Automating Healthcare
Solving business problems with savvy automation

Non-Employee Management

Business problem
A teaching hospital involves a LOT of people who are not employees: students, instructors, consultants, vendor employees, contractors, community physicians, and others. Fully 25% of the individuals who have some direct relationship with the organization may be non-employees. It is critical to accurately identify and track every one of these people, because they often have access to patients or confidential data.

Rounding up the non-employees
As mentioned in "Who works here?", we knew that we had many non-employees in the enterprise but knew next to nothing about them. Human nature being what it is, simply making a policy that non-employees must be "registered" would accomplish nothing in the long term. Every point of contact between any non-employee and the enterprise had to be redesigned to require the "registration" of the non-employee in order to obtain anything (e.g., security badge, computer accounts or contractor payments) for the non-employee.

A nice bit of synergy for this effort came from the accounts payable team, who requested an automated process for payment of self-employed contractors (individuals who receive a Form 1099 at year-end). Automating this process would save both finance and purchasing a significant amount of time, helping to provide an ROI for developing a non-employee management application.

Most users see a simple menu (shown at right). This allows contractors to submit invoices and run a report to see their payment history. It also allows supervisors and department managers to approve invoices, add/edit non-employees in their cost centers, and run reports for "their" non-employees.

Detailed instructions for all users include a list of frequently asked questions and step by step instructions for submitting an invoice. Managers have detailed instructions for submitting and approving invoices, adding a new non-employee, adding a contract or position, and creating invoice reports. In addition to help documents, video instructions are offered (see Lessons learned below).

Permissions for this application are granted in three ways:

  • for specific non-employees
  • for specific cost centers
  • for the entire application

Supervisors are automatically granted permissions to edit positions and submit/approve invoices for the specific non-employees whom they supervise. Any supervisor in a cost center can add new non-employees in that cost center.

Cost center permissions are granted at three levels:

  • supervisor (see above)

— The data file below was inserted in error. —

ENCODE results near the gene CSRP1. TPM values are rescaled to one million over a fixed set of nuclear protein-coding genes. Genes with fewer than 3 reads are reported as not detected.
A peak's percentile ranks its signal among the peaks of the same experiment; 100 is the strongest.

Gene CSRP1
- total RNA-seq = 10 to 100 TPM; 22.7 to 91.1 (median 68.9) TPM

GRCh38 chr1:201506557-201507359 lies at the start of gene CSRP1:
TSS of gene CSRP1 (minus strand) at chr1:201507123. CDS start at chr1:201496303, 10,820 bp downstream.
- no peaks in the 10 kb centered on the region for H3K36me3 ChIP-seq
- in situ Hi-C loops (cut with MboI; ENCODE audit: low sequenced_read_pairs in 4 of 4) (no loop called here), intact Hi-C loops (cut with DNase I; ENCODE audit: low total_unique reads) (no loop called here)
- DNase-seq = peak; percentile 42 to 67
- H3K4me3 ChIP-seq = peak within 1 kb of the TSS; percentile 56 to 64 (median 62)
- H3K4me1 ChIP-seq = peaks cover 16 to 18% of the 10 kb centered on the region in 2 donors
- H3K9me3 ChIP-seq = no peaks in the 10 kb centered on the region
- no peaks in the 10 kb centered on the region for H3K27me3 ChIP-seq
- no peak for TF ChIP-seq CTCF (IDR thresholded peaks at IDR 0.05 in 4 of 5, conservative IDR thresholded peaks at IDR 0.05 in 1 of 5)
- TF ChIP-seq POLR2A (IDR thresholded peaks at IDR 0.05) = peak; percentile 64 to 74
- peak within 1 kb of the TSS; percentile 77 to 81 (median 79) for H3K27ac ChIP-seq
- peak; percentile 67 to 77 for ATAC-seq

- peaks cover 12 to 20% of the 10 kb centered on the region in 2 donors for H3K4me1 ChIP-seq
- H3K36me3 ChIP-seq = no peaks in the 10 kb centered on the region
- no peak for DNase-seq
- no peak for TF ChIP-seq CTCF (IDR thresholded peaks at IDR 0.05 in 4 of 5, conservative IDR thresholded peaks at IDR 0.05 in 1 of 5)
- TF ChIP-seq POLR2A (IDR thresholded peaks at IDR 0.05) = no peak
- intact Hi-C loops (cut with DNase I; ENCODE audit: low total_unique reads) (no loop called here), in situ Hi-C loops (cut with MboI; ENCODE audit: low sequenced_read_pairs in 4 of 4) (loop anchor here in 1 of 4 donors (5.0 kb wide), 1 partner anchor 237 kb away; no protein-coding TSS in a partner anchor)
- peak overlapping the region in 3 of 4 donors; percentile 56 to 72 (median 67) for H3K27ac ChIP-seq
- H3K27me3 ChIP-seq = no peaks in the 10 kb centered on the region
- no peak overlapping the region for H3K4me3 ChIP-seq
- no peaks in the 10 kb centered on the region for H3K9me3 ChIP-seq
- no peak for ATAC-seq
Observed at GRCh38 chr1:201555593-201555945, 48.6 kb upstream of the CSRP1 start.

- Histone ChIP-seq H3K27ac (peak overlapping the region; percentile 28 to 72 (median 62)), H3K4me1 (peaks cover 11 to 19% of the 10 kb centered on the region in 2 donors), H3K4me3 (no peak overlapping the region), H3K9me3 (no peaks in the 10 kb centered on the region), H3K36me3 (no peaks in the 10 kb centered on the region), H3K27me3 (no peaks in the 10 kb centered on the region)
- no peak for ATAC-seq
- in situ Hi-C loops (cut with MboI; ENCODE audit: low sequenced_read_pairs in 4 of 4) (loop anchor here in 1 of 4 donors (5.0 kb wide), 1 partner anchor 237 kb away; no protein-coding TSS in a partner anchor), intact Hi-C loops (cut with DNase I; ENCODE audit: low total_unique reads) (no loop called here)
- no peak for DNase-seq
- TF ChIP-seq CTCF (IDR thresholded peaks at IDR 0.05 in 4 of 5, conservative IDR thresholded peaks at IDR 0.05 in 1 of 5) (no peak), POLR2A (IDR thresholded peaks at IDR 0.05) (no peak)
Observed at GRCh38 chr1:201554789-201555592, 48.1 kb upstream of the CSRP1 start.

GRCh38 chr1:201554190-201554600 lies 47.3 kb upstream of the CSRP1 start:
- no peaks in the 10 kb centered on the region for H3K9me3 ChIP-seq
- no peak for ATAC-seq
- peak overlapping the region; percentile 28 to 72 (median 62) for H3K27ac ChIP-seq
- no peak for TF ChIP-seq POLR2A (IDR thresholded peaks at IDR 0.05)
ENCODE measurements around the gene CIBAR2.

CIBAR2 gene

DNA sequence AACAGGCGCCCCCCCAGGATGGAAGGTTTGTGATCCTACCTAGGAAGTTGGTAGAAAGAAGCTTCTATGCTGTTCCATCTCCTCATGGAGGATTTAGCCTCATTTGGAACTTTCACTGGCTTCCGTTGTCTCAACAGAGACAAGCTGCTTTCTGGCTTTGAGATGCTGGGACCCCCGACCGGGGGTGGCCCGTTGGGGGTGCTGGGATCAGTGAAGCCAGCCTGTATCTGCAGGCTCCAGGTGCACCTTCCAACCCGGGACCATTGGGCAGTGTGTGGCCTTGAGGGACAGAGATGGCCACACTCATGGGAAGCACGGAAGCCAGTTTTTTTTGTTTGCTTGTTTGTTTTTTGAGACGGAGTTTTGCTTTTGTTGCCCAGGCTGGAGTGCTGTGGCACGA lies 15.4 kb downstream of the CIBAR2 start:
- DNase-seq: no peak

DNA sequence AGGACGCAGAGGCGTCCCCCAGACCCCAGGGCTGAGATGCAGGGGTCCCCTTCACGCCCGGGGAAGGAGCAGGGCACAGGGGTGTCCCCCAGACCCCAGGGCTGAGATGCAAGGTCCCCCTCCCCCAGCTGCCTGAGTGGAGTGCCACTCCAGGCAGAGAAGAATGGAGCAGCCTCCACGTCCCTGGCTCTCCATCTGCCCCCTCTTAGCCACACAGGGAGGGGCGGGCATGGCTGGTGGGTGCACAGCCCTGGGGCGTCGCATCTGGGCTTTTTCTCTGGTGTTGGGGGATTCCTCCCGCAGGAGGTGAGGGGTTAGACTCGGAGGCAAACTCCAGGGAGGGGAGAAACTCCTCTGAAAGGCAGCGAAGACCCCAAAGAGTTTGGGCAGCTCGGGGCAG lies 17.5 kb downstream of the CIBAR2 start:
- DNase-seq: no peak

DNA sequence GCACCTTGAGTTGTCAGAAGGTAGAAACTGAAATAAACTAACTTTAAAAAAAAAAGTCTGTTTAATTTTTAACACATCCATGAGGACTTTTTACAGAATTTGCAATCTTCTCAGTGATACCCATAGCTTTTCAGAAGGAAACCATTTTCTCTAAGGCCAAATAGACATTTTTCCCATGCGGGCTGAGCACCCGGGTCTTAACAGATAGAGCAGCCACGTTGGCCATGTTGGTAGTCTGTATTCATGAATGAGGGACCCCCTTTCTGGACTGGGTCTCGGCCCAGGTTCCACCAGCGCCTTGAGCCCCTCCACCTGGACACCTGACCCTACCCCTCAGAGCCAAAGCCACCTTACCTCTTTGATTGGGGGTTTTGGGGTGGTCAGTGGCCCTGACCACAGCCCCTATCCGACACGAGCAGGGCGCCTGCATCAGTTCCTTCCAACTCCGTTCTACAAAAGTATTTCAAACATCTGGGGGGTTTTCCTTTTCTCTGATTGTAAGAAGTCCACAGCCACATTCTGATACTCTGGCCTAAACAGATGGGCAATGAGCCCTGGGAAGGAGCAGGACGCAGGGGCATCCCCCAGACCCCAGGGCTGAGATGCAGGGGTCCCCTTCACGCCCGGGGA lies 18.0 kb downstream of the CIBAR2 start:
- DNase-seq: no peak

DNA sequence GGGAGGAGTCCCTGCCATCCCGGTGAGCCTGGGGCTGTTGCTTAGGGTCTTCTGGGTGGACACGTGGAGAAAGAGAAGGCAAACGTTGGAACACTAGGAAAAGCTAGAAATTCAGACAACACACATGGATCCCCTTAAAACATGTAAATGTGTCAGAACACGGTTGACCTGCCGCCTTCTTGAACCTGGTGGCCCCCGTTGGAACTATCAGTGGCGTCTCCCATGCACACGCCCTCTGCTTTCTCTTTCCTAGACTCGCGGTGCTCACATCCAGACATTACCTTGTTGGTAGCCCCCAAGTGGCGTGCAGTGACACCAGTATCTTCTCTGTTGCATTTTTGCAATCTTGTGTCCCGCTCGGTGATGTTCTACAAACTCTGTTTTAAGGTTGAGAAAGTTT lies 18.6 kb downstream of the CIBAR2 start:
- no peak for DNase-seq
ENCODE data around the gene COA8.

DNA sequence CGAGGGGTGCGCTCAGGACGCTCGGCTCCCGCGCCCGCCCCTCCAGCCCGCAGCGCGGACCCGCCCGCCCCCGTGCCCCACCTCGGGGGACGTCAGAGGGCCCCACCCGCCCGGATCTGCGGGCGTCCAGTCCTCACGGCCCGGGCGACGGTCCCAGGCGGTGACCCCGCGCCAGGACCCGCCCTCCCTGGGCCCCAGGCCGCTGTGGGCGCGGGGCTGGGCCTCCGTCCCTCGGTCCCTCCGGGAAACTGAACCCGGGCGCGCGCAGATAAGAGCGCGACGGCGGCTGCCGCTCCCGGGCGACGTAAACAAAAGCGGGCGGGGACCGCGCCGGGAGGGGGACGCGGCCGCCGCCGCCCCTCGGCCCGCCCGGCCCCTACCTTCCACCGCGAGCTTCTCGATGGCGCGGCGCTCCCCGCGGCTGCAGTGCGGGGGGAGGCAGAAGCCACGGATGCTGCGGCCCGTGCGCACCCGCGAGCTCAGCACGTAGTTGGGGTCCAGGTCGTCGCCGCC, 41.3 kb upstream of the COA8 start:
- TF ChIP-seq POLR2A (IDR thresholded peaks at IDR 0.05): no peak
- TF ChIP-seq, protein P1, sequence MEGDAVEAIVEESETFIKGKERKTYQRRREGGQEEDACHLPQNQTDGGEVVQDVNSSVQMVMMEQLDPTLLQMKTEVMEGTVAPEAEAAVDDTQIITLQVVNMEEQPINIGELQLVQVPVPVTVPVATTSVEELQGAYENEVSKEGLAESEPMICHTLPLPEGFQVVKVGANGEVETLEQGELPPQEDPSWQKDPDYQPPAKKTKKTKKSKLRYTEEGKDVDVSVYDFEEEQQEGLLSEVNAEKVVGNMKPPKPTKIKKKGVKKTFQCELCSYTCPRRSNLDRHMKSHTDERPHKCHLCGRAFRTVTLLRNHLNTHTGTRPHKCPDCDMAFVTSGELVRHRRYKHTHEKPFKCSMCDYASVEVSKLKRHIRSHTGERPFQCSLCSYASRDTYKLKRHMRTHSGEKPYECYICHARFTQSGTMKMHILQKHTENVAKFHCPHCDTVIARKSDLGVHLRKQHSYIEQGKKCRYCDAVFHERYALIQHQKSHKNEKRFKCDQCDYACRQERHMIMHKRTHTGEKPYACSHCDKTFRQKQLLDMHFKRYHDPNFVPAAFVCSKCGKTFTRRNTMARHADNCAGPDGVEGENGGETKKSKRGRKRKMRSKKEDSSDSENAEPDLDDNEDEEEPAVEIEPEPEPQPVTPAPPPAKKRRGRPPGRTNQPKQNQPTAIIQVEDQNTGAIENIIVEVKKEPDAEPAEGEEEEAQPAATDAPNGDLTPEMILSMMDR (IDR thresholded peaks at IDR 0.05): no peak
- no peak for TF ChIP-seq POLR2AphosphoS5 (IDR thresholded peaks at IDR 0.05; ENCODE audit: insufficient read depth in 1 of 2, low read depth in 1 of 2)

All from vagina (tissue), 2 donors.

• superuser
    • add/edit/terminate non-employees
    • submit invoices
  • manager
    • superuser rights (see above)
    • approve invoices

The responsible manager for any cost center is automatically granted "manager" permissions. This manager, in turn, may grant superuser or manager permissions to anyone else, using the "Dept Admin" function.

Application permissions are designed to meet various specific needs:

  • physicians organization — special permission to identify tax IDs that are shared among physicians in a group practice.
  • employee — provides a mechanism for temporarily adding payroll employees to the intranet database in advance of their being added to the payroll system, which allows advance processing of computer system accounts and security badges, etc.
  • intern coordinator — special batch process to add new interns, residents, house officers, fellows, and co-ops to payroll.
  • intern admin — given to HR only for processing the batches of trainees added by intern coordinators.
  • temp employees — access to special process for adding new temporary workers to the temp pool.
  • admin — full rights for any function in the application
  • support — same as admin, and can emulate any user

Adding a non-employee
The first step in tracking a non-employee is for someone who has the "manager" role for the relevant cost center to add the new non-employee to the worker database. This is actually a somewhat complex process because of many regulatory compliance issues. For example, the initial screen (shown below) when adding a new non-employee displays two caveats about adding providers and contractors.

The name of the new non-employee is matched with the names of all existing workers (employees and non-employees), using a our standard 5/3 comparison (matching first 5 letters of last name and first 3 letters of first name). If any existing worker is a possible match, the worker(s) with similar names are displayed. If the new person is not already listed, the process may continue.

Types of non-employees
We chose to group all non-employees into five categories (shown in the image below). The goal was to have as few categories as possible for simplicity. These five categories aren't perfect, but they work pretty well.